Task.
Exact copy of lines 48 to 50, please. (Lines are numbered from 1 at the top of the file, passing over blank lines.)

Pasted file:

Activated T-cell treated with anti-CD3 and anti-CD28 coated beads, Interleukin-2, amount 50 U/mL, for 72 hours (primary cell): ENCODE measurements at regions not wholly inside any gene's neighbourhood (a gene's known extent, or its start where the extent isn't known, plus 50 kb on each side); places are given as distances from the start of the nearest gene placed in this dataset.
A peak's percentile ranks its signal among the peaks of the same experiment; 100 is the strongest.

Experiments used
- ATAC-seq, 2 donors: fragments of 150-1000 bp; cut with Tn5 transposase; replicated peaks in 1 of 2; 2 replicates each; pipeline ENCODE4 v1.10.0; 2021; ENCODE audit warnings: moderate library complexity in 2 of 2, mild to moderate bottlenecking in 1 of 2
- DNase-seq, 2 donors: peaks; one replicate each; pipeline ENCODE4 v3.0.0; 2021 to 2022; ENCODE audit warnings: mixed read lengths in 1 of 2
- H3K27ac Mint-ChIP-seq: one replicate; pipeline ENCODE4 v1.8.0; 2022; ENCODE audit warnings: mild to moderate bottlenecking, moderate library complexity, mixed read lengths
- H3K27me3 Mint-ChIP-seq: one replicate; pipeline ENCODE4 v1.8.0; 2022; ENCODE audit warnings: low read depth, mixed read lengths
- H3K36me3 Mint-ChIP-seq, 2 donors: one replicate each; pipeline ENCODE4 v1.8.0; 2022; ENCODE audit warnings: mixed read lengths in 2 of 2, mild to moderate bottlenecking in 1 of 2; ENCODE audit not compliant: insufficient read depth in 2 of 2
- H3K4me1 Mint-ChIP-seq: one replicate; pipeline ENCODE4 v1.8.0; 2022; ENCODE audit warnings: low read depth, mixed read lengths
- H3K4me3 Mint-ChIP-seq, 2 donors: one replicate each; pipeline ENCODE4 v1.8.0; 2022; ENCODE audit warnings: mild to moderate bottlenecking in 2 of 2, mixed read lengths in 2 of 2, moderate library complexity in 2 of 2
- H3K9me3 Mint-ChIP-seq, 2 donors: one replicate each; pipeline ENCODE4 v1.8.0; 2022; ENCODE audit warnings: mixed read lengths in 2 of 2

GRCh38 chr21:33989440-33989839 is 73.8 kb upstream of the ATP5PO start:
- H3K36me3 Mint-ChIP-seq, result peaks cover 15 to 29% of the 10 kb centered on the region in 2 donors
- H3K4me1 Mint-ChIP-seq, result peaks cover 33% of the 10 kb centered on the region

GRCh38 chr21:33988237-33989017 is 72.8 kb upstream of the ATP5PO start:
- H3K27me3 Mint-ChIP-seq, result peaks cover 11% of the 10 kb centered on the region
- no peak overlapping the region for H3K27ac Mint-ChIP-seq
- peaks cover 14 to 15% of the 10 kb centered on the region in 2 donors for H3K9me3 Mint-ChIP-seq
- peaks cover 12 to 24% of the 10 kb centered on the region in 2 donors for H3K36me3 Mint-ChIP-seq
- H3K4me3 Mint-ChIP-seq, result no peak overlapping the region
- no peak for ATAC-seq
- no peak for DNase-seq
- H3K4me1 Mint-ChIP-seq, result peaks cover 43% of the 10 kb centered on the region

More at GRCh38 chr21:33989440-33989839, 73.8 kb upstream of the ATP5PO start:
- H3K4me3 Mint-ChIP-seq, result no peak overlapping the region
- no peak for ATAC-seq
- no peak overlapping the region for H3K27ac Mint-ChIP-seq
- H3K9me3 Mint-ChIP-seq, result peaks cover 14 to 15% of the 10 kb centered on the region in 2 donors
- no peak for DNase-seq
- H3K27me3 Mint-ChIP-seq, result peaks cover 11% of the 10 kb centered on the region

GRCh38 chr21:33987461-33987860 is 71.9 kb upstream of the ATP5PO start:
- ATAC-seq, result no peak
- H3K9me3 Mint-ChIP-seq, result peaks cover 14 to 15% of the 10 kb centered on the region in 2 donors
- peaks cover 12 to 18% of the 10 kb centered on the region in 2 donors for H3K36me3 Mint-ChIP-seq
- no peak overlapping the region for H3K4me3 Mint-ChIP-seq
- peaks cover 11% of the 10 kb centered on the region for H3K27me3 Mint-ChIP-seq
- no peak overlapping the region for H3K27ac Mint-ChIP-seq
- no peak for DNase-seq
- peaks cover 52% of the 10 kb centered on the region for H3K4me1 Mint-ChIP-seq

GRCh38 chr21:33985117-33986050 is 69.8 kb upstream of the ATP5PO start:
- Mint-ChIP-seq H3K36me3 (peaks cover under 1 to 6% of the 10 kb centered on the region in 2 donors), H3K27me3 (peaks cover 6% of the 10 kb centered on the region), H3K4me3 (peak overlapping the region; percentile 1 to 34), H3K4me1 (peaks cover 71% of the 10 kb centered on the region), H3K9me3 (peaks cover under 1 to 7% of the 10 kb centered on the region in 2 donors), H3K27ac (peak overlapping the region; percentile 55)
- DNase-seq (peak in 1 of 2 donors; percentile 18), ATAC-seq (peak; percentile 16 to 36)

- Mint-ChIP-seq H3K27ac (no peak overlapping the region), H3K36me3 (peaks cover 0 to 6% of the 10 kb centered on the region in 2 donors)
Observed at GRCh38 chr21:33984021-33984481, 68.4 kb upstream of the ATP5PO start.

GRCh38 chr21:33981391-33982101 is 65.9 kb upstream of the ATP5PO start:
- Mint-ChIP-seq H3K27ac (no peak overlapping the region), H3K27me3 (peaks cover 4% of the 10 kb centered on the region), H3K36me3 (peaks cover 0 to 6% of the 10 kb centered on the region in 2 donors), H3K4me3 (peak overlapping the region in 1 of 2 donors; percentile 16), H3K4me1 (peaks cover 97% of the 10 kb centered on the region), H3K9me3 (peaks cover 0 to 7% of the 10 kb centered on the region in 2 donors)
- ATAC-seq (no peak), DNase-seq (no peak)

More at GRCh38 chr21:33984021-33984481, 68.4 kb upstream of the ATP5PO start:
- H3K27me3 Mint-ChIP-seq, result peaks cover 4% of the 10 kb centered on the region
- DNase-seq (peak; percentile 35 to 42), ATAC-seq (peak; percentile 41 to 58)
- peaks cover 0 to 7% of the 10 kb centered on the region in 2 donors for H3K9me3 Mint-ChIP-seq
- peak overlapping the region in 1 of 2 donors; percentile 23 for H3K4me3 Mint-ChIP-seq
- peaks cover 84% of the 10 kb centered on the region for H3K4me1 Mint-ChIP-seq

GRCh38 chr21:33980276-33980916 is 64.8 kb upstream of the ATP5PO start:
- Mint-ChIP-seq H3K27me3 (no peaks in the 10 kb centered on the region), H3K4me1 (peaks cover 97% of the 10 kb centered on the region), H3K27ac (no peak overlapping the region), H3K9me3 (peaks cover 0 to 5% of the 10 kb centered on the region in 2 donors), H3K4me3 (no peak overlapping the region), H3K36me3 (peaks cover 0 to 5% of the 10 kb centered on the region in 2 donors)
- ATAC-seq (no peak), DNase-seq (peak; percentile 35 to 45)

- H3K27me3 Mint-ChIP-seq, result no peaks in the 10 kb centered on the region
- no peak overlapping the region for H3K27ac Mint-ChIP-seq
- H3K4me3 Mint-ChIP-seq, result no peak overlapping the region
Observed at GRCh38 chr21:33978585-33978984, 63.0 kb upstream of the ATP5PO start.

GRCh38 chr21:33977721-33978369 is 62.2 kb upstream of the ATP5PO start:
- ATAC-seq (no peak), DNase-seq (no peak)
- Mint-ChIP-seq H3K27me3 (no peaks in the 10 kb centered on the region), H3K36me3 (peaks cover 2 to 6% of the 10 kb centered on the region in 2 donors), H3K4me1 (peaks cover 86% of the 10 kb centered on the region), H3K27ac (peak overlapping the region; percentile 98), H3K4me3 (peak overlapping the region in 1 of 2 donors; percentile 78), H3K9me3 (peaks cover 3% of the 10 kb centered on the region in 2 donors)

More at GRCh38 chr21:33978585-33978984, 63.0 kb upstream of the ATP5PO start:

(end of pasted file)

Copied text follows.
More at GRCh38 chr21:33984021-33984481, 68.4 kb upstream of the ATP5PO start:
- H3K27me3 Mint-ChIP-seq, result peaks cover 4% of the 10 kb centered on the region
- DNase-seq (peak; percentile 35 to 42), ATAC-seq (peak; percentile 41 to 58)